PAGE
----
Pao Town: A Different Asian Concept for the Gables
Sushi Maki owner Abe Ng opened his latest project, Pao Town, to much fanfare last week, and Short Order was there to taste some of the first dishes coming out of the kitchen.
The short menu is divided into four sections: mains, salads, buns, and sides. It's a survey of Asian cuisine, bringing in elements from across the region, though Ng describes it as mainly Hawaiian.
Most fried rice these days is a dried-out disappointment. The scrambled egg is overcooked and the protein is dry or rubbery. Pao Town's version is a good variation, using jasmine rice, an upgrade from the standard short-grain. Bacon adds fat and smokiness, while pineapple rounds out the dish with a touch of sweetness.
Pork-belly buns deliver the popular cut of pig in a steamed clamshell bao. Pickled vegetables -- which include cucumber, daikon, and carrot -- along with cilantro sprigs, provide a fresh pop to complement the pork fat and starch.
Sliders filled with tight pucks of American Kobe beef are rich with fatty flavor but come on too large a bun. The use of the word Kobe, which seems to be used here as a marketing tool, has largely fallen out of favor. Kobe is a place in Japan, as Champagne is a place in France. The slider is topped with sweet caramelized onion with wasabi ranch, adding a touch of spiciness.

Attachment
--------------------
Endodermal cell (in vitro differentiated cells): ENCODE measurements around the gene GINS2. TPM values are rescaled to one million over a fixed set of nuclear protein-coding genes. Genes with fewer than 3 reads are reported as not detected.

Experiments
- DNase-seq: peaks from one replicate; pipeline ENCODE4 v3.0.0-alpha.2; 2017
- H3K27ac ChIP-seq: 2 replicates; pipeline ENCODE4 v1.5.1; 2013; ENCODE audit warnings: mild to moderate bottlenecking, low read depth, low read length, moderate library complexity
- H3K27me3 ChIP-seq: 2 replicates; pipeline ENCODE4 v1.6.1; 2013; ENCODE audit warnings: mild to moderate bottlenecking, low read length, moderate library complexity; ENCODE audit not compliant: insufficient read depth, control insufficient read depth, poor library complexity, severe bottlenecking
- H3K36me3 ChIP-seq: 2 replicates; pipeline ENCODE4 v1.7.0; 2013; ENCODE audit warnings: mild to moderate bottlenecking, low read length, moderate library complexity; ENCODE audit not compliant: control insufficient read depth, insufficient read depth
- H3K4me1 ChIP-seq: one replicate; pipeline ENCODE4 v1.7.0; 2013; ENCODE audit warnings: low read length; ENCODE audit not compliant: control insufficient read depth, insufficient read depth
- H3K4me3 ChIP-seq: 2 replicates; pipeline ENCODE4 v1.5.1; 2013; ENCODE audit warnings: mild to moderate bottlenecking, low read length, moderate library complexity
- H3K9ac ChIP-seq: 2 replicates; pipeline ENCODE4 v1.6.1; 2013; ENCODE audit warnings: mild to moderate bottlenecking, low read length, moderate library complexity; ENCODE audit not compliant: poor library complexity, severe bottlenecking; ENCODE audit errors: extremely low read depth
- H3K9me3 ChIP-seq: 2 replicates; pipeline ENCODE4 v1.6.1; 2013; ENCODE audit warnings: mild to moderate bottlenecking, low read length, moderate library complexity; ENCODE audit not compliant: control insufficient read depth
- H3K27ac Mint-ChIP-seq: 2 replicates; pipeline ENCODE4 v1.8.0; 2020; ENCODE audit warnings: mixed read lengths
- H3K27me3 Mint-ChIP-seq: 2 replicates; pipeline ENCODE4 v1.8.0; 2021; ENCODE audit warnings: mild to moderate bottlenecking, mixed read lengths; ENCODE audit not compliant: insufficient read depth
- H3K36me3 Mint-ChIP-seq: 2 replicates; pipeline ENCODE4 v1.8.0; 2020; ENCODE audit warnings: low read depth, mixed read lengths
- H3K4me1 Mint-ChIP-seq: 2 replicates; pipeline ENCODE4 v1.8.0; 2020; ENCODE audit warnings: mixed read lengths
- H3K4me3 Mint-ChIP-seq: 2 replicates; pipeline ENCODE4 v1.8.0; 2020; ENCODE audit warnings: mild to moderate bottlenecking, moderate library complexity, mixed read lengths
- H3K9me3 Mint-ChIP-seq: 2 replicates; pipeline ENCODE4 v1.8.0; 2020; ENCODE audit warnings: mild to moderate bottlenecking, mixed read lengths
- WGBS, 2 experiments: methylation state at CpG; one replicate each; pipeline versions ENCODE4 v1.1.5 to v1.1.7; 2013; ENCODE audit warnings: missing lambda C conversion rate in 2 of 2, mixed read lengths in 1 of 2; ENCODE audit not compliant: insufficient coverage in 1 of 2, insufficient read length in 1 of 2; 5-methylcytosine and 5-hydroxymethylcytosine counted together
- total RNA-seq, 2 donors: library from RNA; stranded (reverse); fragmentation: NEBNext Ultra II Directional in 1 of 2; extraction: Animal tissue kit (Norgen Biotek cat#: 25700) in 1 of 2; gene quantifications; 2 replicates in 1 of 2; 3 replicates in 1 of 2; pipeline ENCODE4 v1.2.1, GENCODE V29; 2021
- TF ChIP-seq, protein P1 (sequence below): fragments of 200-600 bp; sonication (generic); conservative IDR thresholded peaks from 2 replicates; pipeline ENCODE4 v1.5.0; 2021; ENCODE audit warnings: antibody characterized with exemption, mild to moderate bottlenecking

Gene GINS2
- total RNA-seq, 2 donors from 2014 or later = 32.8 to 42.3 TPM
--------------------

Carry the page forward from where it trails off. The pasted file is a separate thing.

Undertaking the creation of a jazzed-up hot dog is serious business in Miami, and Pao Town does it just fine. This is, after all, the spiritual home of the perro colombiano -- a mutated albeit delicious hot dog slathered in five kinds of sauces (all I can ever remember are pink sauce and pineapple sauce) topped with crisp potato strings. Ng's "Korean dog" is beefy; spicy, thanks to kimchee slaw and gochujang; and crisp, thanks to potato sticks -- with a bit of richness provided by avocado spears.
We're betting Pao Town will be a popular spot for the Gables crowd. It's situated right off Miracle Mile, a corridor flooded with chain and Thai restaurants, and will enjoy plenty of business from the lunch crowd.
Whether it will grow into an Asian-fusion empire to rival Sushi Maki remains to be seen.
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